A pretty base note is the main distinction of Sophia's style. "The perfume has to live long on the skin, and create an aura around it’s wearer. This is only possible with a well-conceived base." Sophia applied masterfully the fruits from which she draws a velvety, sensual and feminine warmth, and which, in my opinion, characterize her style more than flowers, specifically the roses which became her trademark.














 

Have you noticed that among many Sophia’s perfumes there are no male perfumes? "I was never interested in male fragrance, and if I would consider it, it would probably be too 'feminine.'" Sophia adheres to the viewpoint that the perfume must be identified by gender. It is a condition for the perfume to avoid losing its personality.
 














 

Perfume Industry Today

The mass perfumes industry, which should improve the general taste, instead copies successful designs, saves money on quality, and is focused on improving sales. "As a result we have, for example, surrogate replacements for "freshness" - a tedious salty lemonade. Think about what makes the fresh scent. To me, it's pure air, the smell of a green garden".

“You don’t like citrus?”, I asked having in mind a number of citrus perfumes created by Sophia. “Not quite,” she replied. “Citrus, like every ingredient you work with requires love and understanding.” Sophia identified as one of her fondest personal inventions the natural scent of orange blossom and grapefruit flower, which she enjoyed in Israel. The nice grapefruit flower scent later became the base forthe Calyx perfume. I would also add scents E andJelisaveta, where citrus literally dominates.

Sophia stated that nowadays in the process of creating a perfume there are too many "redundant" people involved. The conflicts presented by their interests and aesthetic views often work against the perfumer’s vision.
 
Does it make sense to improve what is already perfect?
Sophia is absolutely convinced that it makes no sense to revise a once-completed perfume and adjust it to the taste of new generations. Imagine doing the same to a painting? The Perfumer who created the most successful commercial perfumes is definitely against the commercialization of perfumery by the industry, which we experienced in the last decade. The compositions are easy to decipher by modern technical means, but such copies are devoid of souls, which the perfumer brings into the composition with her/his creative fervor.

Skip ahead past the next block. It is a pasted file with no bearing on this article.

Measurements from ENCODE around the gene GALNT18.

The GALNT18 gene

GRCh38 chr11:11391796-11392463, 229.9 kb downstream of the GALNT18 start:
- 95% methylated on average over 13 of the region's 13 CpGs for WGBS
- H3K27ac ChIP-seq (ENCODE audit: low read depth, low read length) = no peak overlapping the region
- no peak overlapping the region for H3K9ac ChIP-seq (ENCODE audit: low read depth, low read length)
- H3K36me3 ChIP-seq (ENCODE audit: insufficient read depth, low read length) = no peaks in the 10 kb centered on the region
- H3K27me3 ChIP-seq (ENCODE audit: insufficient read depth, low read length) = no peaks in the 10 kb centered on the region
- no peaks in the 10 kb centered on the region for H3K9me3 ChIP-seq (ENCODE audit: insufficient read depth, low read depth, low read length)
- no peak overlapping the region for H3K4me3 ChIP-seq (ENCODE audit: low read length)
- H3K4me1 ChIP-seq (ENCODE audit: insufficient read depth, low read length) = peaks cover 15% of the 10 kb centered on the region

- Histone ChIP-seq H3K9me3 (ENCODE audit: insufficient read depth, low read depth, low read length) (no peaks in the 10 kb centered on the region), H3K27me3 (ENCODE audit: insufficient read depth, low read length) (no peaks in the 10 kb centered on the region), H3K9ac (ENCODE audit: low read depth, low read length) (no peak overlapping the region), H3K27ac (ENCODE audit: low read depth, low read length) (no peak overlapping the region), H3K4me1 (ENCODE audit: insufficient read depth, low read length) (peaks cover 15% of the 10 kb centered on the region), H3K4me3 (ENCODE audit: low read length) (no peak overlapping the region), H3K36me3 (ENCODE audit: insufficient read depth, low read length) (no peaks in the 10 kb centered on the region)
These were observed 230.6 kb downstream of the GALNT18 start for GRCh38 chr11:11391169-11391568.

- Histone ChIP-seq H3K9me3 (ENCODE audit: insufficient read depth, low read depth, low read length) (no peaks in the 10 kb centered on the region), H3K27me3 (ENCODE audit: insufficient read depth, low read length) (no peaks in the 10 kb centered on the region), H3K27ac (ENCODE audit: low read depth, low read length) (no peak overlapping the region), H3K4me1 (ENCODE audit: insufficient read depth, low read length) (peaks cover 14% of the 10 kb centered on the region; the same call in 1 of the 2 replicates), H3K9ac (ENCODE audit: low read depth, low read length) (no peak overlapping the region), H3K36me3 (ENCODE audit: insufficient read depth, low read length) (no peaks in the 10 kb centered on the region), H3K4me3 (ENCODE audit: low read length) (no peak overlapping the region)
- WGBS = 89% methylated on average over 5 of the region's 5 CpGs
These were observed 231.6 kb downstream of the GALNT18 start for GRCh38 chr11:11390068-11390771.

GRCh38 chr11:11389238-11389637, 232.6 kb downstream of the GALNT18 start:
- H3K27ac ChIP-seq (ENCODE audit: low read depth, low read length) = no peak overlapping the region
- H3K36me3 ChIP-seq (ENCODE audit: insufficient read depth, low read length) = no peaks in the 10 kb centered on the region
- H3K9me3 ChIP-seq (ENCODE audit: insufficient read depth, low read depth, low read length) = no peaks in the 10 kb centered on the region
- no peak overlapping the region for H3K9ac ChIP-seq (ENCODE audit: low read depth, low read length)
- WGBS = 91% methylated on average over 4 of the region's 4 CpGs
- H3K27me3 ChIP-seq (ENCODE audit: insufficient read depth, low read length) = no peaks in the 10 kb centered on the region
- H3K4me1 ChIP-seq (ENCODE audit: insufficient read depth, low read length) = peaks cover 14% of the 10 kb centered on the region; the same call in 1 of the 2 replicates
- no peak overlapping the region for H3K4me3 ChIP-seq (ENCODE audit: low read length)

Perfume Trends: How to Choose Your Perfume?






 

When I asked why the last two decades are dominated by sweet scents, Sophia agreed contentedly that women's perfumes should be sweet. It’s a question of quality and the personality of scents. These two features are desperately lacking in many modern perfumes. As in all things, one should never pursue trends without attention to one’s uniqueness and one’s own taste, both of which should be nurtured.
 
When choosing fragrances look at yourself, don’t be conservative, don’t blindly follow fashion, but choose what suits your look and your inner peace. The right choice is made when you add to your life more feelings for yourself and others, when you add what is very much missing in today’s world: conviviality. The courage in views and actions and true creativity come when one is open to others and genuinely interested in everything that makes his/her life. The mission of the perfume is to gift your aura with feeling comfortable and free about yourself, and to be attractive to others.
 
Perfumer - Humanist
Democratization of fragrances brought its commercialization, but these two phenomena don’t have the same meaning for Sophia. The commercialization originates in human greed, but Sophia doesn’t see any harm in making fine fragrances accessible to ordinary people. High price does not guarantee high quality. Super-pricey perfumes for rich people are an absolutely improper trend in perfumery. Fine quality and the right scents can be found also in the detergent. Before she created perfumes, Sophia was making fragrances for soaps, fabric softeners, etc., on which she prides herself as much as with her perfumes. “People are satisfied with my products and it makes me happy. My goal is to enable women to smell nice without much cost."

Sophia prefers small handy bottles, conveniently fitting in the purse and always within  reach. As far as application methods, roll-on is ideal--a very intimate and beautiful way of socializing with the smell.  It caresses the skin and doesn’t bother others. Water and oil base is one way to reduce the price of the perfume and avoid allergies.

"Scent has great power, not only to attract attention of others, but as a means of reconciliation with ourselves and others, as well as spiritual relaxation and cleansing of evil thoughts. I would call it the scent-prayer, and its goal is to serve the people," said Sophia, while meditating on her new project.
 
Sophia Grojsman for Fragrantica Members

Sophia has enthusiastically agreed to give away a few bottles of perfumes with her autograph to Fragrantica members. Sophia signed Lancome Tresor perfume andEstee Lauder Spellbound - "I made this one ahead of its time, and I think its time has come right now." Sophia refused to sign one of the perfumes I have suggested, although I think that was the essence of her style. She agreed, but said that she would have to sign it along with another perfumer, who is currently in Paris.











































 
I am pleased to give regards from Sophia Grojsman to all Fragrantica members and announce a give away of three perfumes signed by Sophia - two Lancome Tresor perfumes and SpellBound by Estee Lauder.
Dear friends, thank you very much for your reviews, Sophia was very excited to read them! It's a pity that we have to choose only three of you, that is why we chose three winners randomly, here they are:
        PerfumePatty (Tresor)         FruitDiet (SpellBound)       Aredore (Tresor)























 
 Images & video: Fragrantic